...No, that's not any more than you've already been saying for years. If the rest of us users could see them in that hidden forum, or the forum wasn't hidden, then that would be a different story.

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Re: Forum policy review 2018

Postby linguoboy » 2018-03-04, 20:53

vijayjohn wrote:
Aurinĭa wrote:vijayjohn, one of the things people have been asking for is more insight into moderation. Being open about not deleting posts, but moving them to a hidden forum instead and why we do it that way, could be said to be part of that, no?

...No, that's not any more than you've already been saying for years. If the rest of us users could see them in that hidden forum, or the forum wasn't hidden, then that would be a different story.

Or any sort of indication that this is, in fact, what had happened.

Right now when someone reports a post and it's moved to a hidden forum while the mods discuss what action, if any, should be taken, the only way I ever find out is if (a) I have notifications set for that thread; (b) someone posts to it between the last time I read it and the time it's moved to a hidden forum; and (c) I click on the resulting notification which gives me a "You're not authorised to view this". This gives me a little shock every time because, of course, it's the same message you get when you've been banned. So my first thought is not, "Oh, the thread's being moderated" by "WTF did I do now?"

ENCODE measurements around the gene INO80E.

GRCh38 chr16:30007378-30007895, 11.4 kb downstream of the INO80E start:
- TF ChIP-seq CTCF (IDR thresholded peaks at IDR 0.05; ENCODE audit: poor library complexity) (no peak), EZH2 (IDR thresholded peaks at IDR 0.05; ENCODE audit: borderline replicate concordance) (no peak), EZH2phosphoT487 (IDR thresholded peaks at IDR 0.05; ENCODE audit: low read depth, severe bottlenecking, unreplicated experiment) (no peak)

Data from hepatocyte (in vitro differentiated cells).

This is, to put it mildly, a very flawed communication process.

Then if some action is taken, we never find out what it is because "privacy". This essentially makes it impossible to view directly how the rules are being interpreted and enforced. You don't know what the penalty is, so you have no way of knowing if these are being applied fairly and consistently, and you don't know what the offence was, so you can't see how the mods are interpreting the rules, let alone object. If you did happen to see the thread before it was disappeared, you may be able to hazard a guess, but that's a very poor substitute for getting an actual explanation.